Tuesday, July 17, 2012
More Heat Expected As Drought Expands, Crops Suffer
State Climatologist Jim Angel summed up the drought Friday. "The normal rainfall per week in Illinois is about an inch. So we need that inch per week just to keep from slipping farther behind," he said.
Weather forecasters expected area temps to hit between 100 and 102 degrees today before a slow-moving cold front moved in tonight. However, meteorologists warned the cooler air mass was moving so slowly the baked earth might heat it right back up again tomorrow so it wouldn't provide as much relief as normal.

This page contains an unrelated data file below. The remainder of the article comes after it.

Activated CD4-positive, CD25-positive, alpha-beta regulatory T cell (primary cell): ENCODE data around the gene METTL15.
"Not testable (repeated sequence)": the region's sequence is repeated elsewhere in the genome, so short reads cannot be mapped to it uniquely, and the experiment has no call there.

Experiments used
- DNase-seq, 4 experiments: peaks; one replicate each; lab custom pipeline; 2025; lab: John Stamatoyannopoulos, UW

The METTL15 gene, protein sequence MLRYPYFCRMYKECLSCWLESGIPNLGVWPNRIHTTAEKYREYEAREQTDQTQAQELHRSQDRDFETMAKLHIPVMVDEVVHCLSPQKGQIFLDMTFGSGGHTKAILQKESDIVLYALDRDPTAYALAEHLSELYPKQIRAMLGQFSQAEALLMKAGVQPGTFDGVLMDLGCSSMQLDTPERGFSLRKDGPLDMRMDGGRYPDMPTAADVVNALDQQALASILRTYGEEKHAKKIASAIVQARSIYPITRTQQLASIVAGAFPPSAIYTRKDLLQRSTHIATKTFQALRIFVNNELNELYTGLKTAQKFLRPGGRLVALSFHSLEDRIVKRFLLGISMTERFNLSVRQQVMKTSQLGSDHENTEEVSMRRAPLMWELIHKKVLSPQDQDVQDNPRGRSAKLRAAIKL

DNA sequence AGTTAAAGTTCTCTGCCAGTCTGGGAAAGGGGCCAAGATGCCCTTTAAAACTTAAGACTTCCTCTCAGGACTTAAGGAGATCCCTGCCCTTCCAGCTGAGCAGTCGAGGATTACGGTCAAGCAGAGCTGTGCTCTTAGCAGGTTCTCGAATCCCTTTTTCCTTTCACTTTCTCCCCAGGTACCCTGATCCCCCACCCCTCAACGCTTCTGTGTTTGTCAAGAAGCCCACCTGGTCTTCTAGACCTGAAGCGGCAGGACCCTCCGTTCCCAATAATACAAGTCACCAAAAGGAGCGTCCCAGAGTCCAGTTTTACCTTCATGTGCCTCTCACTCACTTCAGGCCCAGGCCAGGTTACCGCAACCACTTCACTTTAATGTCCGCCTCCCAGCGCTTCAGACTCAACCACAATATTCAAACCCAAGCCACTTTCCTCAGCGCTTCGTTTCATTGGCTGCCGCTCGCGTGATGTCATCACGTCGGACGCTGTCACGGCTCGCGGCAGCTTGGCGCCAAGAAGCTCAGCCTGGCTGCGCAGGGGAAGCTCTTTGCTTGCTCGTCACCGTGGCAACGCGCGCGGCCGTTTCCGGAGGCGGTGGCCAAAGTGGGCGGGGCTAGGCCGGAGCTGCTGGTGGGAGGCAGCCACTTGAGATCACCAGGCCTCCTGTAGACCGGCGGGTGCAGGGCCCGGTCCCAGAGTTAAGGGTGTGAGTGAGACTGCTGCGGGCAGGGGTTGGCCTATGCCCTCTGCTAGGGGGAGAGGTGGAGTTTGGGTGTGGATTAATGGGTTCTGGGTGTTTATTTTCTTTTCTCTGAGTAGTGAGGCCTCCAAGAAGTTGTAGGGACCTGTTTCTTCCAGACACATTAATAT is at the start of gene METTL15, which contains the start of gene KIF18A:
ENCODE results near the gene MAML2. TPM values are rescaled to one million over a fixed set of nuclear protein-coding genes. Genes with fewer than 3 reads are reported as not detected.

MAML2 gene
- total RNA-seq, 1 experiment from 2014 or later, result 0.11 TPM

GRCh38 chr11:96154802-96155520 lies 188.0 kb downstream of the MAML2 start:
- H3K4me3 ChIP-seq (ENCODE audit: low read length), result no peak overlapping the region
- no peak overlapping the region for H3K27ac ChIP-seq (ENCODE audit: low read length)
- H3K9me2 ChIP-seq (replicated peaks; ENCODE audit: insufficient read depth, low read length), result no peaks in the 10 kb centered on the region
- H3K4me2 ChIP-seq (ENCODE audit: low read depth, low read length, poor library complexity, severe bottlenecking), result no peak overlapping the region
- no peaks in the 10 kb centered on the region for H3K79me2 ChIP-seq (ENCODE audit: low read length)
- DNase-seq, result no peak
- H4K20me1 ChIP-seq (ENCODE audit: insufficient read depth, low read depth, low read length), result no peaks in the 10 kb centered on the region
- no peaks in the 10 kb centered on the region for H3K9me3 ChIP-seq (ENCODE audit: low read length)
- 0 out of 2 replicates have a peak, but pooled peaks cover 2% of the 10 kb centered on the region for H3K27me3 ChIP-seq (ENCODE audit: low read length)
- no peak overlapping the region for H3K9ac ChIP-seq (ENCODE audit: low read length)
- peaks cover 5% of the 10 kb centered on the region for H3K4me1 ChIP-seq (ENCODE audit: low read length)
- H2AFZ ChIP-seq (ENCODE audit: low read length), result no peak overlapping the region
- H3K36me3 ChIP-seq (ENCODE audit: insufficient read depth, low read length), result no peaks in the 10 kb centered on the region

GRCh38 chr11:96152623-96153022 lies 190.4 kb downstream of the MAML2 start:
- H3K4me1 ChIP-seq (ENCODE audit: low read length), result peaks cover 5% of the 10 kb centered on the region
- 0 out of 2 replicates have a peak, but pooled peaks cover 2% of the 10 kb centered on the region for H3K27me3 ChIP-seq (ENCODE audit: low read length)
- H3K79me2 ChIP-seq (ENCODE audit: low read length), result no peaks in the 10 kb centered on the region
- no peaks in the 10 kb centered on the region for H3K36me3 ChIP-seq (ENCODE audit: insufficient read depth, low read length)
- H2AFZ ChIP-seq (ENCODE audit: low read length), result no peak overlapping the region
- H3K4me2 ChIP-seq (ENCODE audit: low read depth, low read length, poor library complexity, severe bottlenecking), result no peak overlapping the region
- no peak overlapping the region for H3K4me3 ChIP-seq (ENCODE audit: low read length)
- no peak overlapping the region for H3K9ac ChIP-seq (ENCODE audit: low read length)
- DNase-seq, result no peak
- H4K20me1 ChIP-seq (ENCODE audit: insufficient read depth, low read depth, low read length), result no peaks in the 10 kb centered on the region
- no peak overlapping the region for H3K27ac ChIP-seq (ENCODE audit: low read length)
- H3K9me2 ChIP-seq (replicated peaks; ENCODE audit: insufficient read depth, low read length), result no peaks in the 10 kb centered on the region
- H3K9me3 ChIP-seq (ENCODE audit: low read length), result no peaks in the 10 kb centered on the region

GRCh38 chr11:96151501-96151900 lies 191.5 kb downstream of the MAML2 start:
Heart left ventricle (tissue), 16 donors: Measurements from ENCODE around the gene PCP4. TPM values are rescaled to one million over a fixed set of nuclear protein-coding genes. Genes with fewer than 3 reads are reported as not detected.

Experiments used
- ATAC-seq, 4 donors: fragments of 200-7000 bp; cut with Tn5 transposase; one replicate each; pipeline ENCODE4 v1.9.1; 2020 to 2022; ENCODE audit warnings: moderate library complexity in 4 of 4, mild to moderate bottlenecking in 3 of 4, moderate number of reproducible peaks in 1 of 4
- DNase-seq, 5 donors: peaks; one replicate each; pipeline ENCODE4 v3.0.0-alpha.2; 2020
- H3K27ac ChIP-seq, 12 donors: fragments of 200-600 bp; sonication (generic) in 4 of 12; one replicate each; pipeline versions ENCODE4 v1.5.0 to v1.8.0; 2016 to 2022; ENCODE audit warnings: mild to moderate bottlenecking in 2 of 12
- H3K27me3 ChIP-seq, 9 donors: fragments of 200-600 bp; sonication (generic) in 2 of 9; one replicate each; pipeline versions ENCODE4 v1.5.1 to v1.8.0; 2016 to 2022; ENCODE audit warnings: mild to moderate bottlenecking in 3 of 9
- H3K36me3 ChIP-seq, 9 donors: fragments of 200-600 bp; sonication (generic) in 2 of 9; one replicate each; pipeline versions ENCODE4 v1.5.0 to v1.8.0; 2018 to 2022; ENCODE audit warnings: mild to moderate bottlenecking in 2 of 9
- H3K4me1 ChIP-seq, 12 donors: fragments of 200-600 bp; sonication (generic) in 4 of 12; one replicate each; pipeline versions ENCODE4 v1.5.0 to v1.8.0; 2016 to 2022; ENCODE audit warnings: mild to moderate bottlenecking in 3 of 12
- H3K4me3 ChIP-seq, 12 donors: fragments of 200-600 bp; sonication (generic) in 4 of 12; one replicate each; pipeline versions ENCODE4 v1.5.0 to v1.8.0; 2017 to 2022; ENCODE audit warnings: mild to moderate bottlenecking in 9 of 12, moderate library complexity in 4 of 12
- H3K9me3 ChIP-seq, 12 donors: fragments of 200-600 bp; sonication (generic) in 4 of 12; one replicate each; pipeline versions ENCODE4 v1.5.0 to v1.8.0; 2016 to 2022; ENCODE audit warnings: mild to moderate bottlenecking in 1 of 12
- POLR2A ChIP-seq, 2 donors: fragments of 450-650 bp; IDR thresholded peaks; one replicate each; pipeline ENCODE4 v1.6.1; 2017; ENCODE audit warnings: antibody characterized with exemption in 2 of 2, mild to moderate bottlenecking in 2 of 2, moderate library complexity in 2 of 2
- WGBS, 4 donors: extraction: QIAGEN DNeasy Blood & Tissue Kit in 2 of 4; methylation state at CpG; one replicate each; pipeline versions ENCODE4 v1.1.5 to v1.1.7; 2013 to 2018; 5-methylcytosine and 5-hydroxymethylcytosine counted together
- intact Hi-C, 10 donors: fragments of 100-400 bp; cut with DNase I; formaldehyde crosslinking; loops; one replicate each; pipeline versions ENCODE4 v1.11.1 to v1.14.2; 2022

The front includes the possibility of scattered rain but Angel reminded, "No amount of rain at this point will undo the damage done to crops already." Downstate the drought and heat's been worse and some farmers have already given up and are chopping corn into silage. The USDA's July crops report still predicts corn stocks will finish the year in the black but December futures have jumped about $2 in the past month.
Ironically, in the midst of the drought, McHenry County's without a Water Resources Manager. Cassandra McKinney who spent the last five years jawboning water conservation left the post last month to take over the Green Economy and Sustainable Water Center at the College of Lake County.
In the pic: The effect of heat and drought is variable in southeastern McHenry County. This field of corn near Huntley is obviously stressed.